He’ll never again be the difference maker. Running the pick and roll is not a strength (ask Dwight Howard). If he’s going to make a difference, it’s going to be as a spot-up shooter and the guy who pump-fakes and hits the mid-range J. But there are simply not many guys with his ability to blend into an offense if he’s not expected to create. That’s the biggest issue with Carter at this point, he can’t create and he can’t give heavy minutes. But in limited minutes, off the bench for a stocked team, he provides enough to force away double teams. The Heat are an obvious target. But then so are the Bulls. You have to double Derrick Rose. It’s a necessity like breathing. But if you do so and he kicks out to Carter, and you do manage to recover to challenge on the perimeter, Carter is one of the few players who can pump fake and drive. He can make the plays few players can, even at his age with his injuries. Limited minutes will reduce his workload. And being a glue guy? It’s hard to fine anyone in the league who will speak badly for Carter as a teammate. Fans may hate him, but players love him, even if some may question his intensity.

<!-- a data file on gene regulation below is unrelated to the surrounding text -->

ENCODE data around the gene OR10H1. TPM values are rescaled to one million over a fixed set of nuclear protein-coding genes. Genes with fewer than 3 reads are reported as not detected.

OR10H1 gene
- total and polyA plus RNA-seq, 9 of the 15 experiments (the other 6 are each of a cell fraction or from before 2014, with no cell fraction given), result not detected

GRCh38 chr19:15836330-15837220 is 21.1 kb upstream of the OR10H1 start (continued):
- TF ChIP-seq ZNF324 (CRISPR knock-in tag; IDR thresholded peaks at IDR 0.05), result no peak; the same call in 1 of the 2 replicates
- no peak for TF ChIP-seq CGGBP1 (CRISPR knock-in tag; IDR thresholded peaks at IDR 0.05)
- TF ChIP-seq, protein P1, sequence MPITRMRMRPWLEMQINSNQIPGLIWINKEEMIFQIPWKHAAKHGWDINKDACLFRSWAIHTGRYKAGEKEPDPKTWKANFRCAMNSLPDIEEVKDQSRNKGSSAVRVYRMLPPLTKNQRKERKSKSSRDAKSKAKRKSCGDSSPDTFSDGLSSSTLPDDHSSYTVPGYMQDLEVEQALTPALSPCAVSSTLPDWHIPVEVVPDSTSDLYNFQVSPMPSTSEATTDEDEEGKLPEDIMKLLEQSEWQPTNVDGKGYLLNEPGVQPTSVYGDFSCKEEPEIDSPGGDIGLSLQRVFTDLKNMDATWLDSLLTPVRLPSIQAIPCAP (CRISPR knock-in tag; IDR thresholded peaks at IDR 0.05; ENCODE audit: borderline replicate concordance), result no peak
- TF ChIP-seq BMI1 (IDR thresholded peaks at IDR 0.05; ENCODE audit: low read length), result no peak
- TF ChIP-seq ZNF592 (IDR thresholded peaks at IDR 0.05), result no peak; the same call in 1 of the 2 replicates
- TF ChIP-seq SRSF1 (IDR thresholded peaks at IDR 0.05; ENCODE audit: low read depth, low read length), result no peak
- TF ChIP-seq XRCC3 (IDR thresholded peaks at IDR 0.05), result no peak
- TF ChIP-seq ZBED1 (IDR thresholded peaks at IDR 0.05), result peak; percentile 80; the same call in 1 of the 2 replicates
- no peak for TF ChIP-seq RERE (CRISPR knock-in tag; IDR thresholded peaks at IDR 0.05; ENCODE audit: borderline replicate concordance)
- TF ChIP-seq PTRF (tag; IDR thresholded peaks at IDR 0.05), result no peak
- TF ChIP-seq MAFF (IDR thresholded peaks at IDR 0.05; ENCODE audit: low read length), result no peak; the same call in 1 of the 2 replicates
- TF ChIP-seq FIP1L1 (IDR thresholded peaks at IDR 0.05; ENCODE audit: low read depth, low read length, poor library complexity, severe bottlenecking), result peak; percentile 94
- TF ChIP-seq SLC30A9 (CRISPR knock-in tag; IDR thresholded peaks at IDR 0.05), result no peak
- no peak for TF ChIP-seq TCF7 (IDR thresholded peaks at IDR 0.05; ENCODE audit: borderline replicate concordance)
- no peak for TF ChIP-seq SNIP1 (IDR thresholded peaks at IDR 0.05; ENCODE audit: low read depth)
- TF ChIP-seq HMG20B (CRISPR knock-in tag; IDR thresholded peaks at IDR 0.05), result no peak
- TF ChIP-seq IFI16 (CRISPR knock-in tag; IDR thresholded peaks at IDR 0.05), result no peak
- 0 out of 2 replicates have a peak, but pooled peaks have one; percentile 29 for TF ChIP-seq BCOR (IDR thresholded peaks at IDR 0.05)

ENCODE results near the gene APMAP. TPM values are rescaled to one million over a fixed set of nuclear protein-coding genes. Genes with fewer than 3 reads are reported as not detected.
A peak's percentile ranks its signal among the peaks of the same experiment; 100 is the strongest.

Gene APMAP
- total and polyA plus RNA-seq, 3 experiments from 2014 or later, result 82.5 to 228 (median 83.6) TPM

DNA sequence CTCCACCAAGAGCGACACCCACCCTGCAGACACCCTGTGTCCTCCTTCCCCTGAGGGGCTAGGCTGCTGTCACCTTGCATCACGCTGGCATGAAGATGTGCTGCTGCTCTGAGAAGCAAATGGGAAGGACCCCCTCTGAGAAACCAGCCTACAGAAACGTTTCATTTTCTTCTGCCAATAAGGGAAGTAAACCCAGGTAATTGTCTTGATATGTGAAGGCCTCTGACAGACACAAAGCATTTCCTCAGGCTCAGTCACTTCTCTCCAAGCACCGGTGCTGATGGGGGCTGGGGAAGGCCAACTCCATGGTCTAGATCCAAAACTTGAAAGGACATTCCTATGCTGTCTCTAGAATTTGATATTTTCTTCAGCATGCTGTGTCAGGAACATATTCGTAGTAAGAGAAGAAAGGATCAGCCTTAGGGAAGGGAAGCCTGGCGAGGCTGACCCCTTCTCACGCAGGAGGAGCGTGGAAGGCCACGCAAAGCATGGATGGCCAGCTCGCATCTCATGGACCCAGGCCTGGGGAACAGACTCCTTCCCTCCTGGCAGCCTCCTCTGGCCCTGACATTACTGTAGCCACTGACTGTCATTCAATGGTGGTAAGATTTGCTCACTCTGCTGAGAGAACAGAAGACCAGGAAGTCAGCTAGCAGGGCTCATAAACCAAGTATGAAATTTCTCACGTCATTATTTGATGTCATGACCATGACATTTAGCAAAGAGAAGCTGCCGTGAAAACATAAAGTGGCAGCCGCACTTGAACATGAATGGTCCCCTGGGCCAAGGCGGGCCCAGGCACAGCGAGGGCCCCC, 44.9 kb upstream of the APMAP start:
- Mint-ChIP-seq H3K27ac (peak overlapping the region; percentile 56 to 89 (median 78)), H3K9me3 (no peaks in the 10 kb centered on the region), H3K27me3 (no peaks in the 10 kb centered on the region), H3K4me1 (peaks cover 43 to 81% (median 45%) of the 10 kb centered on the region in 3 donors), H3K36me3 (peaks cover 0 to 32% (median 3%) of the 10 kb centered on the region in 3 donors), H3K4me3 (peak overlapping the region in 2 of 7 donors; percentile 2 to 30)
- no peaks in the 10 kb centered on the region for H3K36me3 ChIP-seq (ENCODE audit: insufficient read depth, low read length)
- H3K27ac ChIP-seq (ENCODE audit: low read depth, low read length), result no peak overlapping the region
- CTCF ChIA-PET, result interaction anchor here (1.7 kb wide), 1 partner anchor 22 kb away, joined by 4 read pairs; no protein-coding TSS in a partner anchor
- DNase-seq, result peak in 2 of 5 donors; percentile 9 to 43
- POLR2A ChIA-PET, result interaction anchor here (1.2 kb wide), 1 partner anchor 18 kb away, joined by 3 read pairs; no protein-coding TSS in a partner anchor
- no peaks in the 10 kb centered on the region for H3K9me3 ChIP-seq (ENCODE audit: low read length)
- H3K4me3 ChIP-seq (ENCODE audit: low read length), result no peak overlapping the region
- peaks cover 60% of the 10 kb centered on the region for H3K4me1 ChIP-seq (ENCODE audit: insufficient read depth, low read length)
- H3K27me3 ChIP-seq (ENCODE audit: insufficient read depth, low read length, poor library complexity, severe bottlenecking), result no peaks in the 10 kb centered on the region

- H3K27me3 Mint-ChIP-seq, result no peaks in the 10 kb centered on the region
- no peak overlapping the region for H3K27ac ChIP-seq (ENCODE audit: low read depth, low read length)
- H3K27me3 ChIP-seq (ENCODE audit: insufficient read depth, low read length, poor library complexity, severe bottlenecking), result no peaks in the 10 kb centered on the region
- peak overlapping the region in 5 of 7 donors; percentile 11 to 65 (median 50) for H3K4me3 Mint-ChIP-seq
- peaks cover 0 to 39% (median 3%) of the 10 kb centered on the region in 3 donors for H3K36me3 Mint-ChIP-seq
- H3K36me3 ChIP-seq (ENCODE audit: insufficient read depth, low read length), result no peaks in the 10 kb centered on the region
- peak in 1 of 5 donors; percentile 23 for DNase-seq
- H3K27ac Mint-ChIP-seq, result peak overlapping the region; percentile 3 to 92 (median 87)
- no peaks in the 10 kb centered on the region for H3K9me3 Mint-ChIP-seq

He shot 42% from the field in Phoenix. Pretty bad. 36% from the arc. Not great. But it’s simply unlikely that with a better role, in a better system, with fewer expectations, he can’t be a difference maker. There’s a chance here. Carter can redeem himself, redefine his legacy.

It’s Carter’s last chance. We’ll see if the story that began with a prolific dunker gets a much-needed full-circle to greatness.

 

Check out top 50 plays from Kevin Garnett’s Hall of Fame career (VIDEO)

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First Kobe Bryant. Then Tim Duncan.

Now Kevin Garnett. The Hall of Fame class in five years is going to be stacked.

But before we move on from Garnett’s announcement this week that he is retiring after 21 years in the NBA, let’s look back at his greatest plays (compiled by the folks at NBA.com). Enjoy this for 11 minutes rather than watching your NFL fantasy team flounder. Again.